Desillusion - Esprit maudit 4/5

Reviewed: 12-5-08


1. Intro
2. Esprit maudit
3. Prisonnier des tenebres
4. Dernier combat
5. Fin d'une vie
6. Loin de notre temps
7. Jack I'Eventreur
8. Des illusions
9. Precarite
10. Rock'n'roll secours
11. Rock'n'roll (bonus track)

As a general proposition, France gets a bad rap in underground traditional/power metal circles. I vividly remember seeing a prominent German band at the Elysee Montmartre venue in Paris in 2002. Upon talking with the band after the show, one of the members complained that French audiences are usually tepid and don't seem to have their hearts in this style of music. It was a stinging indictment, to be sure, and seemed valid given the decidedly lukewarm crowd response to that amazing evening of top-flight German metal. But there are exceptions to this stereotype. French acts such as Lonewolf and Nightmare keep the denim'n'leather spirit alive with fine English-language CDs. And the Brennus Music label remains a haven for quality French-language metal. In fact, Brennus is responsible for a pair of my favorite European metal releases of 2008. One is the superb Killers 'A l'ombre des vautours' CD, a turbocharged shot of inspired adrenalin that was featured on these pages a few months ago. (I know the Killers CD was technically released in 2007, but I didn't track it down until mid-2008, so cut me some slack.) The other is this Desillusion 'Esprit maudit' CD.

Although I was not familiar with Desillusion before now, they are veterans of the metal wars, having formed in 1999 in Lower Normandy and having self-released a debut CD entitled 'Vision d'apocalypse' in 2005. I wasn't sure what to expect, given the vaguely extreme metal logo, the CD title (which is French for "cursed spirit"), the haunted house imagery on the cover, and the Children of Bodom t-shirt sported by songwriter/guitarist Felix Limmeroth in the booklet photographs. In fact, Desillusion's style is heavily steeped in the classic French metal sound pioneered by the likes of Sortilege, H-Bomb, ADX, Killers and others in the 80s. The guitars have a classic NWOBHM feel to them, with a pinch of thrash, and there are multiple times that Limmeroth's guitar lines and bassist Yvon's bottom-end thunder remind me of something Davey Murray and Steve Harris of Iron Maiden might play. There's plenty of speed, twin guitar melodies galore, and all kinds of cool twists and turns in the songs, with most of the tracks clocking in at more than 5 1/2 minutes while maintaining strong, readily identifiable choruses and hooks. Vocalist Jimmy possesses a strong, clear, melodic set of pipes, enunciating the French lyrics clearly and with obvious passion and enthusiasm. In short, Desillusion have all the ingredients that die-hard fans of traditional metal along the lines of Iron Maiden and Sortilege would want. If you need convincing, check out the 8-minute epic "Loin de notre temps", the captivating title track, or the Killers-inflected "Precarite" for a lesson in French classic metal of the highest order.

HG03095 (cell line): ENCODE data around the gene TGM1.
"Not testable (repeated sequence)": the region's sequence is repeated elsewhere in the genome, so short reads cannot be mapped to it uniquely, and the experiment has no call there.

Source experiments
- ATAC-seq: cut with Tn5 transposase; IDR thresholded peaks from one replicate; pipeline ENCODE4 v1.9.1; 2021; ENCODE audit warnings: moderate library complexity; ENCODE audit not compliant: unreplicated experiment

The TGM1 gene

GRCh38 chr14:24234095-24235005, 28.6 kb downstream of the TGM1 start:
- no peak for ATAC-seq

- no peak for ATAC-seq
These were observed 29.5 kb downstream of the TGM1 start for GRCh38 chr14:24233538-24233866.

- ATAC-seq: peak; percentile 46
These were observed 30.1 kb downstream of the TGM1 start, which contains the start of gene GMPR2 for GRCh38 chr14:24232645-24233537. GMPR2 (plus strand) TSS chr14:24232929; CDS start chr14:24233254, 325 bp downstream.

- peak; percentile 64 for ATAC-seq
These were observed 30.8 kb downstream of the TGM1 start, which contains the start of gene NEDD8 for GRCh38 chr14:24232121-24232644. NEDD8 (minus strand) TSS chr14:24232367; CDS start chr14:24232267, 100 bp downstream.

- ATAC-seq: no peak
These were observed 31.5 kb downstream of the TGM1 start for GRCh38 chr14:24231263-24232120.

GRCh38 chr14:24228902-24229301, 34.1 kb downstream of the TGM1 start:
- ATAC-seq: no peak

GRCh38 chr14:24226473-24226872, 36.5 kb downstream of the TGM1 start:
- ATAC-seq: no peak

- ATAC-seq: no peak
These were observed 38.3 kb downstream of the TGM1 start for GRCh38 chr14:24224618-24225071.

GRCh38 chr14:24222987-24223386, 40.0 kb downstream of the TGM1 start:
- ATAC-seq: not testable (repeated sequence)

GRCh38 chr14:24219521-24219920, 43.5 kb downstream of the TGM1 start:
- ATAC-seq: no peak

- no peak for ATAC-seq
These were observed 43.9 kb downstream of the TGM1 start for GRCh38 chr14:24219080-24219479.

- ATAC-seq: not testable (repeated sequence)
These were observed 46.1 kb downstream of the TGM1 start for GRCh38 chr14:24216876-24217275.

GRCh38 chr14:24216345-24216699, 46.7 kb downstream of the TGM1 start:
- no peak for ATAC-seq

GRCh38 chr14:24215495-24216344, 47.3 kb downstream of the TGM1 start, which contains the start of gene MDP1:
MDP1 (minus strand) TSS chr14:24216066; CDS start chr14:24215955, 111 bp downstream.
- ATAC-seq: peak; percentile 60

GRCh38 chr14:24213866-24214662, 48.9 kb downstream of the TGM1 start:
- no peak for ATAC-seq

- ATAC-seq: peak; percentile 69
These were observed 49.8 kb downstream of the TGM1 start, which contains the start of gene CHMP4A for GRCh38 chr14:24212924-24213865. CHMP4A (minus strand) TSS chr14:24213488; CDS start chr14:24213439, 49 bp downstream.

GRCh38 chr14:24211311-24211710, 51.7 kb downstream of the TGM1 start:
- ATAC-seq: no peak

My only criticism of 'Esprit maudit' is that the CD ends with a whimper, rather than a bang, thanks to 2 ill-chosen cover versions that do not fit the rest of the material. I understand the band's desire to pay tribute to cult 80s French act Vulcain by recording a version of "Rock'n'roll secours". While the song's not bad, it frankly pales in excitement to the Desillusion originals that precede it. And the final, semi-hidden track is a rendition of Led Zeppelin's "Rock'n'roll". If it were up to me, Led Zeppelin covers would be banned from all metal CDs for all time. Sure, I realize that Plant, Page & Co. were highly influential and groundbreaking back in the 70s, but that doesn't change the fact that I find their songs uninteresting to an extreme degree. I'd rather listen to the 10,000th paint-by-numbers metal cover of "Paranoid" or "Breaking the law" than any Zep covers. But I understand that's a personal bias, and some people may actually like hearing excellent metal bands of today have a go at boring old Led Zeppelin tunes. I'm just not one of them.

For fans of the classic 80s French brand of heavy metal, 'Esprit maudit' should be a mandatory purchase. Those who may not be familiar with the likes of Sortilege, ADX, H-Bomb, early Nightmare and the rest, but who are interested in checking out some French-language classic metal, might find Desillusion to be an ideal "gateway" band to the style. And those who love keyboards and are weary of old-school heavy metal can just move along, because there's nothing for you here. For my part, I'll continue to rejoice in Desillusion's fine 'Esprit maudit' effort, and will pray to the metal gods for even better things from Felix Limmeroth and his merry band of Frenchmen in 2009. Finally, here's hoping Brennus can develop distribution channels in the United States to enable metal fiends on these shores to get their paws on such fantastic stuff as recent Killers and Desillusion output, which cry out for worldwide availability.




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